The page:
Health + Wellness

Atlanta Man and others Face Prison for Fake Vaccination Cards |

As the Delta variant pushes on and numbers are rising throughout the world, employers and businesses are encouraging and some are even requiring employees to get vaccinated. This is problematic for many who are opposed to the vaccine, which is spurring people to get bootleg or fake vaccination cards.

Offers to purchase fake COVID-19 vaccination cards are on apps like Telegram and WhatsApp according to Check Point Software Technologies. Reports are pouring in that fake COVID cards are selling for as low as $100 and upwards of $250.00

Maya Levine is an East Bay-based cybersecurity expert for the company.

“For those people who are adamant against being vaccinated they’re finding opportunities in not being limited in what they can do while still not getting vaccinated through buying these fake vaccination certificates,” said Levine.

Levine says the fakes look like the real thing.

“Especially in the U.S. where we only have a physical paper copy it’s not that hard to forge,” said Levine.

Another case involves a California naturopathic doctor who was arrested for her alleged scheme to sell homeoprophylaxis immunization pellets and to falsify COVID-19 vaccination cards by making it appear that customers had received the U.S. Food and Drug Administration (FDA) authorized Moderna vaccine.

Juli A. Mazi, 41, of Napa, is charged with one count of wire fraud and one count of false statements related to health care matters. The case is the first federal criminal fraud prosecution related to homeoprophylaxis immunizations and fraudulent Centers for Disease Control and Prevention (CDC) COVID-19 vaccination record cards.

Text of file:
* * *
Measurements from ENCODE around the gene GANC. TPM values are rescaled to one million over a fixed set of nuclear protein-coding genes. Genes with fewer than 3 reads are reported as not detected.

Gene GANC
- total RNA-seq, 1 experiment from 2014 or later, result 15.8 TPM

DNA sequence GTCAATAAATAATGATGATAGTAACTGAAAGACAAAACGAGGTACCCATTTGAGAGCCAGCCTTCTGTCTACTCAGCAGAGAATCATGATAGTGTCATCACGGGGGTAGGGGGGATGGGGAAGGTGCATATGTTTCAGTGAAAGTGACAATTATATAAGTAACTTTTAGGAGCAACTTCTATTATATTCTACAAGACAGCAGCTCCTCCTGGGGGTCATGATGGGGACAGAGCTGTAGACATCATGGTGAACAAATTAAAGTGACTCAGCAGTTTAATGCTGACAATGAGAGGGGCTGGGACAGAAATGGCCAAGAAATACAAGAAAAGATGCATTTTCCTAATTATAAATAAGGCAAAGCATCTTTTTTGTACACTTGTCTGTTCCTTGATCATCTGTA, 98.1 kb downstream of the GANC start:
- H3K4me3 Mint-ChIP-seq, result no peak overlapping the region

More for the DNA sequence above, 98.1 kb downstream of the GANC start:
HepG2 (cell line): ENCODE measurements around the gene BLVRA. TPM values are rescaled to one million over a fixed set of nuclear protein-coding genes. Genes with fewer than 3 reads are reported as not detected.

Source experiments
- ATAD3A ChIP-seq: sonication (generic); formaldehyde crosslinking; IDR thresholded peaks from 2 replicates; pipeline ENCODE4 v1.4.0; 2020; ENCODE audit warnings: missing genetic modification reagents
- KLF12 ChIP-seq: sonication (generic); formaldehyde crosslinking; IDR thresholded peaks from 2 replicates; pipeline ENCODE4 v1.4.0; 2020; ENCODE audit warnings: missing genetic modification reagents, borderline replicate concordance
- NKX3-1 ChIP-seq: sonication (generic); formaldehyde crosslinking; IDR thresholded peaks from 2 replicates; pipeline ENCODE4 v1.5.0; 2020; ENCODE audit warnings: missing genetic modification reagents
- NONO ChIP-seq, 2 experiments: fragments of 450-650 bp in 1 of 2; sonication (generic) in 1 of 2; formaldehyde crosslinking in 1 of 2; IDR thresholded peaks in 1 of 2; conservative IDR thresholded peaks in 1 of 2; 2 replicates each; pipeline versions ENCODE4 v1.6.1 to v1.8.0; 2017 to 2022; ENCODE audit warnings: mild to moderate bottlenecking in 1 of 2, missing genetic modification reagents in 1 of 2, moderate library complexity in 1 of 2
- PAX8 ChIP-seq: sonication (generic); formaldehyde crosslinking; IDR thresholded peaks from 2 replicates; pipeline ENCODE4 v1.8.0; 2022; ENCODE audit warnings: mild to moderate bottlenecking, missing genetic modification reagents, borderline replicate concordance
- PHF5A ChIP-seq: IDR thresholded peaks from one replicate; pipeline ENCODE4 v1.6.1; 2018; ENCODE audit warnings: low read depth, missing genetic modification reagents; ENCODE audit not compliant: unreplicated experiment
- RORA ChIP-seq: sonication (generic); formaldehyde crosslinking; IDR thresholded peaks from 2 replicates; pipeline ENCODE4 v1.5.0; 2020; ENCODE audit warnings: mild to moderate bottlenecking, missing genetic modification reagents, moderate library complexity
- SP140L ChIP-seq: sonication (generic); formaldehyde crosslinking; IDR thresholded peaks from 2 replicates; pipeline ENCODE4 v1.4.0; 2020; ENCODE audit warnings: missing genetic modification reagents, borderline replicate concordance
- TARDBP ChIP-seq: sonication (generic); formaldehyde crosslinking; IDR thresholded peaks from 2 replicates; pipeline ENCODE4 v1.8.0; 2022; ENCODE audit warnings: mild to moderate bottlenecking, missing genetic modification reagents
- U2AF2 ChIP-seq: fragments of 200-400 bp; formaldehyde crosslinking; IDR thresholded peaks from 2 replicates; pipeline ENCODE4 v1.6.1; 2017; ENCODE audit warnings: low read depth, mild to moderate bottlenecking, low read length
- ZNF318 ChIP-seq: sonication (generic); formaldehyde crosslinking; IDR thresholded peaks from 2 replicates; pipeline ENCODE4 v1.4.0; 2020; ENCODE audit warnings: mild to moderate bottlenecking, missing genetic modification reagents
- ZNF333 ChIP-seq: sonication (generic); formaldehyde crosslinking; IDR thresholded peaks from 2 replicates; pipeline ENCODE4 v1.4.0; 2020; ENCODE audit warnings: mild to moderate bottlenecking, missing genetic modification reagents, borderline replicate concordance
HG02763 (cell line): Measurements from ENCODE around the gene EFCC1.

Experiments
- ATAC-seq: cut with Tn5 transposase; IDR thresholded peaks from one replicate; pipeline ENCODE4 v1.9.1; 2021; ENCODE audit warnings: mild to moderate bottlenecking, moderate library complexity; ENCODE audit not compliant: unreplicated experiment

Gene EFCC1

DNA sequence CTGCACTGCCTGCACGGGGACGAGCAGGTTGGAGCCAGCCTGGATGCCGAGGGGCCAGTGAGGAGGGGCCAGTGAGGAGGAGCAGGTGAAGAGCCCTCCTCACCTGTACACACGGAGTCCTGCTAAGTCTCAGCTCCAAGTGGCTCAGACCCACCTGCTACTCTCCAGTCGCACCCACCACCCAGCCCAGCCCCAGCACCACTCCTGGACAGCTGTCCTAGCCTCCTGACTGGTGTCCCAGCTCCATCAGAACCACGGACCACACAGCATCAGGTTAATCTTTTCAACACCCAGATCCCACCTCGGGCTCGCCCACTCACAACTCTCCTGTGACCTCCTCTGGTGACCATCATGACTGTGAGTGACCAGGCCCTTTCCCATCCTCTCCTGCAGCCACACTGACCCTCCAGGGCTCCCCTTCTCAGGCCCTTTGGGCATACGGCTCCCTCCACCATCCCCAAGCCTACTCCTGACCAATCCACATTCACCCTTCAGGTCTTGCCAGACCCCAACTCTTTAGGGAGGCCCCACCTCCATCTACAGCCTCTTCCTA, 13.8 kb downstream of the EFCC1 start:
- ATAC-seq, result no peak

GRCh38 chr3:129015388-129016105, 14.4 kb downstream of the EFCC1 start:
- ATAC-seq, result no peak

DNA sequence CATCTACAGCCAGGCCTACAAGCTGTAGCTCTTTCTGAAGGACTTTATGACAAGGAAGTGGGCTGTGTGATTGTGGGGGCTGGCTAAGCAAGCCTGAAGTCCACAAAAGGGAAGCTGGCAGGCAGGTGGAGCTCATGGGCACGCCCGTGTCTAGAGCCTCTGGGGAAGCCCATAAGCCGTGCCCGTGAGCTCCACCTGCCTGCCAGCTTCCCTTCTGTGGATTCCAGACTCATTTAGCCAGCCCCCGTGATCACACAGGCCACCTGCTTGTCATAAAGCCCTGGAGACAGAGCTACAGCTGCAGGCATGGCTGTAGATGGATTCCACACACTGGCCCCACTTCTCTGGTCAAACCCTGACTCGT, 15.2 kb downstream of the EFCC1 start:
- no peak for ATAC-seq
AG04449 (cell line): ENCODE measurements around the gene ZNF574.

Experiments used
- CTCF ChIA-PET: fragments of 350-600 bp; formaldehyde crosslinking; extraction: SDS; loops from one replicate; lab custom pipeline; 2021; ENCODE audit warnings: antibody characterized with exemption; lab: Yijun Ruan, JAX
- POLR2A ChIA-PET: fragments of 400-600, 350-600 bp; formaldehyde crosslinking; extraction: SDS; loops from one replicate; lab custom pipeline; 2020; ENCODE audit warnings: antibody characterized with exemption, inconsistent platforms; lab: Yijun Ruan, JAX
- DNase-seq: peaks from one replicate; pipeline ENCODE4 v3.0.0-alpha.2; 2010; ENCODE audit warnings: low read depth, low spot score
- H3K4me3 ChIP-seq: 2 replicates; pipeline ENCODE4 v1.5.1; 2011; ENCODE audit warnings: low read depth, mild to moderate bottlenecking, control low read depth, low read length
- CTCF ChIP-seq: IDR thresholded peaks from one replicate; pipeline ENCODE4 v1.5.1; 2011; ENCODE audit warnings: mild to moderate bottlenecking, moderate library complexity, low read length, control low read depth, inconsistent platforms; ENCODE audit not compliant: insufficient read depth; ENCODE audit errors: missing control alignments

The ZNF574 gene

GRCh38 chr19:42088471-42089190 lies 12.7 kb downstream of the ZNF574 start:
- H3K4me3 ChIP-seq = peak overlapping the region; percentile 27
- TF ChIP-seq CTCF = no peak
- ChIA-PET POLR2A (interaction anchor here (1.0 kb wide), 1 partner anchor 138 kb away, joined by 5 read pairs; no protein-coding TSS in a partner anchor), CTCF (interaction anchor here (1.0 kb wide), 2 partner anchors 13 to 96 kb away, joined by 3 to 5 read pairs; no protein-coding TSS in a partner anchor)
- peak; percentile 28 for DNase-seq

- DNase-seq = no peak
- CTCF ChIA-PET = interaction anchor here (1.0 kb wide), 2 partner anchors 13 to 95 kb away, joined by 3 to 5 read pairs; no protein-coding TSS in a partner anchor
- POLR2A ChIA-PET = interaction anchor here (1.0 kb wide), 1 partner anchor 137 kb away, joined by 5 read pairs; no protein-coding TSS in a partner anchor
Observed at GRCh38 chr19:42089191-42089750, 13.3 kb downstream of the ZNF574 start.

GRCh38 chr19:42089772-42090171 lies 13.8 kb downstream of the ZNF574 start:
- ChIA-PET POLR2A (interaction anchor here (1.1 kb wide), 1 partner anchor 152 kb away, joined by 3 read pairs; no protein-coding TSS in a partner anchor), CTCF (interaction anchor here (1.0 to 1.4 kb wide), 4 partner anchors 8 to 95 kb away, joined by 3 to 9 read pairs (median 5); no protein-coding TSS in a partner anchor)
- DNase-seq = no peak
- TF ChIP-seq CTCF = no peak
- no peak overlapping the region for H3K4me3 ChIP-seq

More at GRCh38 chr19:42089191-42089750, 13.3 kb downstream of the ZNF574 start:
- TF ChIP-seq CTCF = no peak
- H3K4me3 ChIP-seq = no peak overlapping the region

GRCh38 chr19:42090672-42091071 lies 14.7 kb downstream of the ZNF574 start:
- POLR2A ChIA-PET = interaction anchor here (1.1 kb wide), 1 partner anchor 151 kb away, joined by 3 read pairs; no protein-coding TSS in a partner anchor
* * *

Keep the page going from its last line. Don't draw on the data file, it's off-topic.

“This defendant allegedly defrauded and endangered the public by preying on fears and spreading misinformation about FDA-authorized vaccinations, while also peddling fake treatments that put people’s lives at risk. Even worse, the defendant allegedly created counterfeit COVID-19 vaccination cards and instructed her customers to falsely mark that they had received a vaccine, allowing them to circumvent efforts to contain the spread of the disease,” said Deputy Attorney General Lisa O. Monaco. “The Department of Justice and its law enforcement partners are committed to protecting the American people from fraudsters during this national emergency. This commitment is evident in this prosecution as well as in the ongoing work of the Department and our agency partners in the COVID-19 Fraud Enforcement Task Force established by the Attorney General earlier this year.

On the other side of the vaccination game, an Atlanta man faces 3 years in prison and nearly $200,000 in fines after submitting a fake COVID-19 test to his employer saying that he was COVID positive.

Santwon Antonio Davis, 35, reportedly submitted a fraudulent positive COVID-19 test in May 2020, according to the Justice Department.

As a result, his employer — an unidentified Fortune 500 company — shut down, causing a loss of more than $100,000, the department said.

“The defendant caused unnecessary economic loss to his employer and distress to his coworkers and their families,” U.S. Attorney Byung J. “BJay” Pak said in a statement. “We will take quick action through the Georgia COVID-19 Task Force to put a stop to Coronavirus-related fraud schemes.”

The investigation uncovered other crimes, including fraudulent documentation from Davis to get benefits from his employer. In the fall of

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